North Korea Performing Amputations Without Anesthesia in Dismal Report on Health System

North Korea's health care system is in shambles, with doctors sometimes performing barbaric amputations without anesthesia and working by candlelight for payment in cigarettes, in hospitals lacking essential medicine, heat and power, human rights watchdog Amnesty International said Thursday.

North Korea's state health care system has been deteriorating for years amid the country's economic difficulties. Many of its 24 million people reportedly face health problems related to chronic malnutrition, such as tuberculosis and anemia, Amnesty International said in a report on the state of the health care system.

A 24-year-old defector from northeastern Hamkyong province told the human rights organization that a doctor amputated his left leg from the calf down without anesthesia after his ankle was crushed by a moving train when he fell from one of the cars.

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"Five medical assistants held my arms and legs down to keep me from moving. I was in so much pain that I screamed and eventually fainted from pain," said the man, identified only by his family name, Hwang. "I woke up one week later in a hospital bed."

The report was based on interviews with more than 40 North Koreans who have defected, mostly to South Korea, as well as organizations and health care professionals who work with North Koreans. Amnesty researchers did not have access to North Korea, one of the world's most closed countries.

There was no immediate reaction from North Korea, which is sensitive to outside criticism and usually responds through its state-controlled media, though sometimes days or even weeks later.

The report claims patients are often strapped down to operating tables, like one 56-year-old woman says she was while having her appendix removed without anesthesia.

"I was screaming so much from the pain, I thought I was going to die. They had tied my hands and legs to prevent me from moving," she told Amnesty.

The World Health Organization's director noted malnutrition was a problem in North Korea when she visited in April, the first such trip to the country since 2001.

But Margaret Chan, who refused to be accompanied by foreign reporters on her visit, also praised the isolated regime for providing universal health coverage and said programs like one for child immunizations and its response to a malaria resurgence make it the "envy" of many other developing countries.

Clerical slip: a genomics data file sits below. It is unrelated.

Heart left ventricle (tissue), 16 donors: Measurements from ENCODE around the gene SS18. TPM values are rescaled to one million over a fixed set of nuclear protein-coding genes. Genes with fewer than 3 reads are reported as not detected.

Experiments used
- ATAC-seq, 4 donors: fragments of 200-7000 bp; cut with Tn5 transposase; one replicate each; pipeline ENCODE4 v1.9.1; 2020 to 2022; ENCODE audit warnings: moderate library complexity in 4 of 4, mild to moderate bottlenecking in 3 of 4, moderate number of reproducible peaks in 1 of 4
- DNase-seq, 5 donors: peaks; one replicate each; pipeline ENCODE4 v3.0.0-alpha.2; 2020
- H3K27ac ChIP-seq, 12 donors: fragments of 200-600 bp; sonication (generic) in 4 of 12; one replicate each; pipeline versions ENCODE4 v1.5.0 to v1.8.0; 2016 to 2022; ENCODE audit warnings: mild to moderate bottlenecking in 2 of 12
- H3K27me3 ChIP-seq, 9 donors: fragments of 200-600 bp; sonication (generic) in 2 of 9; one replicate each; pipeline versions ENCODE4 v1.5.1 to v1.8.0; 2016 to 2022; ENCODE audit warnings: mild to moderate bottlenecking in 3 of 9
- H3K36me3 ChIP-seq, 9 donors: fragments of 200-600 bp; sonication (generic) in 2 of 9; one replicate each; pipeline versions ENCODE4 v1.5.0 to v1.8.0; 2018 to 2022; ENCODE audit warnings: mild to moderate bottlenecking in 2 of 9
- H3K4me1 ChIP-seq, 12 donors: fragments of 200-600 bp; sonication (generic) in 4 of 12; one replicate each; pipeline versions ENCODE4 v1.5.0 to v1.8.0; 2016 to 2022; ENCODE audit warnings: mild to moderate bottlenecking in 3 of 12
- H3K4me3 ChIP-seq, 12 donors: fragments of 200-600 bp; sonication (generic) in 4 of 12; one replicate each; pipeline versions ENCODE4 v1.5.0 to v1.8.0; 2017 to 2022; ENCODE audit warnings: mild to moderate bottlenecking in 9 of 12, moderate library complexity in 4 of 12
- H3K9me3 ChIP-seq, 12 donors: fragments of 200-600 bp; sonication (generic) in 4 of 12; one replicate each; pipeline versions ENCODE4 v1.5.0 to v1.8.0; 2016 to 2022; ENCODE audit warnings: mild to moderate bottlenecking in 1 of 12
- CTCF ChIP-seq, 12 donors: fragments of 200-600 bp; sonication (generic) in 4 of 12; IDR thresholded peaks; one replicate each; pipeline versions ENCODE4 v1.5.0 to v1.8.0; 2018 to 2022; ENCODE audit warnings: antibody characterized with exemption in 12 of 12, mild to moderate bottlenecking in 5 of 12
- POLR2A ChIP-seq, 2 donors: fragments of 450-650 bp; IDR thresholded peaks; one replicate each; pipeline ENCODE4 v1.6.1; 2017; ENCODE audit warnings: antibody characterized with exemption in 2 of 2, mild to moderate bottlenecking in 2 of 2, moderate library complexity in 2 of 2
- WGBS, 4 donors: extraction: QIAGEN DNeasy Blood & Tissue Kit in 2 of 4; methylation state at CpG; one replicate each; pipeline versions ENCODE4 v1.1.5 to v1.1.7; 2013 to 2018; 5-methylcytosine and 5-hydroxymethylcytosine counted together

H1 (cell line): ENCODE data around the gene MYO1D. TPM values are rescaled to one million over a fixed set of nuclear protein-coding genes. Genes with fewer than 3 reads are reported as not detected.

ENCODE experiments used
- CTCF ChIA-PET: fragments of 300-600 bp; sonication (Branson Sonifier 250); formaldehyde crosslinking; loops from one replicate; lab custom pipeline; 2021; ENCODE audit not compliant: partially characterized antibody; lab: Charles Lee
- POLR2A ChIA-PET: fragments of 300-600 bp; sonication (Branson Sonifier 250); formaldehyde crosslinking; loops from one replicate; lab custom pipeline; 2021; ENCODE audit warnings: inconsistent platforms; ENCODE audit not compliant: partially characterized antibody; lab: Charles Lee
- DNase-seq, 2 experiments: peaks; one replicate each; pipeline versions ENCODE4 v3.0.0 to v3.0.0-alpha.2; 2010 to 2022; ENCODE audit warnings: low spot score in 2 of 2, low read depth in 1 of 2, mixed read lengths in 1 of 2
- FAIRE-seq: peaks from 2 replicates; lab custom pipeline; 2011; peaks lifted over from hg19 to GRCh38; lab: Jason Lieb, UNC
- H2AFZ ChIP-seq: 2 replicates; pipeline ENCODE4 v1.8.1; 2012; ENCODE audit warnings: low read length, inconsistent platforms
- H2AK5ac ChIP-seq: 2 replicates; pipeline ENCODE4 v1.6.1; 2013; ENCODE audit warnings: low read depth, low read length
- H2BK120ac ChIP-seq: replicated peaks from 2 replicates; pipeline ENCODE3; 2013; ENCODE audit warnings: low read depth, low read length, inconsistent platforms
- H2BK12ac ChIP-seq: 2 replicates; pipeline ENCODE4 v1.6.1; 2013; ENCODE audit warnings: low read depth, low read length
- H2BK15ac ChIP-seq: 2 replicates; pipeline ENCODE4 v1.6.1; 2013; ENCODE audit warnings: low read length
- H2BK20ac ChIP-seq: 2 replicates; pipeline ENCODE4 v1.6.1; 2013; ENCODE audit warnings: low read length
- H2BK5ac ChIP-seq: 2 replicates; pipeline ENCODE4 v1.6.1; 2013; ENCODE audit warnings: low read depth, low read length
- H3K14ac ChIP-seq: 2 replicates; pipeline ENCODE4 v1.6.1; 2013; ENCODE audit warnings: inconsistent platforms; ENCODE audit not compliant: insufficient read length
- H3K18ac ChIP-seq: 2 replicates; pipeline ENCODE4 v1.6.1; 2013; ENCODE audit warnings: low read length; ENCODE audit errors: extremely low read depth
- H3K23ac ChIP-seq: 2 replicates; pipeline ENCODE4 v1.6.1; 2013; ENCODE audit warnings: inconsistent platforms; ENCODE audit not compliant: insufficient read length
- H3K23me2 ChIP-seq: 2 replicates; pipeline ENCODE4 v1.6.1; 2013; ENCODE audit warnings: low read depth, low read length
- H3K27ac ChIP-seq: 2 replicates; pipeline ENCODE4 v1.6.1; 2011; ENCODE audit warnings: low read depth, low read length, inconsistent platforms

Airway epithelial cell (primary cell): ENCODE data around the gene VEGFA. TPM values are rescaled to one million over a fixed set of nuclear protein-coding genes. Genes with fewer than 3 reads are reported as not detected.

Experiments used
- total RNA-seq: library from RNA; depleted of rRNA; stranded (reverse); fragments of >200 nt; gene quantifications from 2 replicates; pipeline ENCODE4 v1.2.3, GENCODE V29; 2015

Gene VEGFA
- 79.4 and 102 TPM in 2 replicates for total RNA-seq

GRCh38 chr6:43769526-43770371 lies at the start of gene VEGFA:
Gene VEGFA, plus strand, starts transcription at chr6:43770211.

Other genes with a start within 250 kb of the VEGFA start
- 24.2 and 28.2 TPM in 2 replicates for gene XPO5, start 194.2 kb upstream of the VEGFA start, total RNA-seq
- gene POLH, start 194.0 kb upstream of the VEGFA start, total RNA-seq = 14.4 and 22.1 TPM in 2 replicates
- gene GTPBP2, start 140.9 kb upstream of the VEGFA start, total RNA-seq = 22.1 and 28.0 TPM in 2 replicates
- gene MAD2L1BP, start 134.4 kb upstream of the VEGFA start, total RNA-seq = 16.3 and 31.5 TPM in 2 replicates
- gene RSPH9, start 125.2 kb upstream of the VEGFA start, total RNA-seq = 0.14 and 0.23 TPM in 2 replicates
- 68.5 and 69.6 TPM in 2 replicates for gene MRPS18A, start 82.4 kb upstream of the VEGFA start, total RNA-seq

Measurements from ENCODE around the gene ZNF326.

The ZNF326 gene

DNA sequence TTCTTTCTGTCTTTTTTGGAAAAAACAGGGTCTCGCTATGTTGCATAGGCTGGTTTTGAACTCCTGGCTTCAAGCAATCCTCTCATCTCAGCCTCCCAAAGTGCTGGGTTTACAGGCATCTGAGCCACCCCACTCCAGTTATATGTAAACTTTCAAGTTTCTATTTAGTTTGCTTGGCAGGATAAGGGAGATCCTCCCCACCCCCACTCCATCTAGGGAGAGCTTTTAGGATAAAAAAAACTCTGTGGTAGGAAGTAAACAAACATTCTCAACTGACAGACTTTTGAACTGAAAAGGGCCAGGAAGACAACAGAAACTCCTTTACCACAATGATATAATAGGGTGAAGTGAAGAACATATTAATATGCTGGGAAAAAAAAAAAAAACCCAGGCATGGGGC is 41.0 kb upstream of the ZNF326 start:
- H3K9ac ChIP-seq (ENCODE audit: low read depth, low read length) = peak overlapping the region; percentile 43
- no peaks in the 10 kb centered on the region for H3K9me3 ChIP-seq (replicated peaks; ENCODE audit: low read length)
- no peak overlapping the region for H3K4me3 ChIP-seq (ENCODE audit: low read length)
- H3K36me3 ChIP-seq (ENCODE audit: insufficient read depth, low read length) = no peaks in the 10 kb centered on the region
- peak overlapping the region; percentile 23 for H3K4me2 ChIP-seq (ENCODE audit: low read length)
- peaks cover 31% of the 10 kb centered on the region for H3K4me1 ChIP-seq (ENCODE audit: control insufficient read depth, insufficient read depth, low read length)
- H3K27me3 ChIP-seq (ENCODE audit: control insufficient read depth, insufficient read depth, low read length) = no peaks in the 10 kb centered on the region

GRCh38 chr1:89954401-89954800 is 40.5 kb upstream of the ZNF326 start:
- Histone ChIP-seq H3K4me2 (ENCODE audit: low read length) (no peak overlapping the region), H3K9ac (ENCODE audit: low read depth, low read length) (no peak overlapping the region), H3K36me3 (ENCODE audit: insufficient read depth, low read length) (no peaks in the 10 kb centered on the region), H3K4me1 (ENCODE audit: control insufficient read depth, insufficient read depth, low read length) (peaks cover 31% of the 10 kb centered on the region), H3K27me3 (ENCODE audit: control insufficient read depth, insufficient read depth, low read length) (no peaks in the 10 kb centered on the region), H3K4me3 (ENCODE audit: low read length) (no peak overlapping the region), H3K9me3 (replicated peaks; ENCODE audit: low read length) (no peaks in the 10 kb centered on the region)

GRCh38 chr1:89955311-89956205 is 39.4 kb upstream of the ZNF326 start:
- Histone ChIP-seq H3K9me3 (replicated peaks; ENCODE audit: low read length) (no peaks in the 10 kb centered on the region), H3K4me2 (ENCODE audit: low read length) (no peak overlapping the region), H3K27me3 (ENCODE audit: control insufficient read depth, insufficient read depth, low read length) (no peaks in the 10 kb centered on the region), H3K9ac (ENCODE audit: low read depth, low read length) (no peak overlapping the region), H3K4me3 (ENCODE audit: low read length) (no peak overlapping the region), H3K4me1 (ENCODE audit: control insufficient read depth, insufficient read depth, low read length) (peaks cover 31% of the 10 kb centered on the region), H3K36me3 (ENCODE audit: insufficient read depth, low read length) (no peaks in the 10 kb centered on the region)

In its July 15 report, Amnesty raised questions about whether coverage really is universal, noting most interviewees said they or a family member had given doctors cigarettes, alcohol or money to receive medical care.

Doctors often work without pay, have little or no medicine to dispense and reuse scant medical supplies, the report said.

"People in North Korea don't bother going to the hospital if they don't have money because everyone knows that you have to pay for service and treatment," a 20-year-old North Korean defector named Rhee was quoted as saying. "If you don't have money, you die."

Many interviewees said they had to walk as long as two hours to get to a hospital for surgery, said Norma Kang Muico, an Amnesty researcher and author of the report.

North Koreans are numbed to what was wrong with the health system, because "things keep progressively getting worse, or even staying the same but at that low level," she told reporters in Seoul on Thursday.

Amnesty blamed failed or counterproductive government policies and said North Korea should cooperate with aid donors to ensure transparency in the distribution of food assistance and guarantee that medical personnel are paid adequately.

"The people of North Korea suffer significant deprivation in their enjoyment of the right to adequate health care, in large part due to failed or counterproductive government policies," the report said on the state of the health care system.

The group also recommended that countries such as South Korea, the U.S., China, Japan and Russia ensure that humanitarian assistance in North Korea is based on need and is not subject to political conditions.

The Associated Press contributed to this report.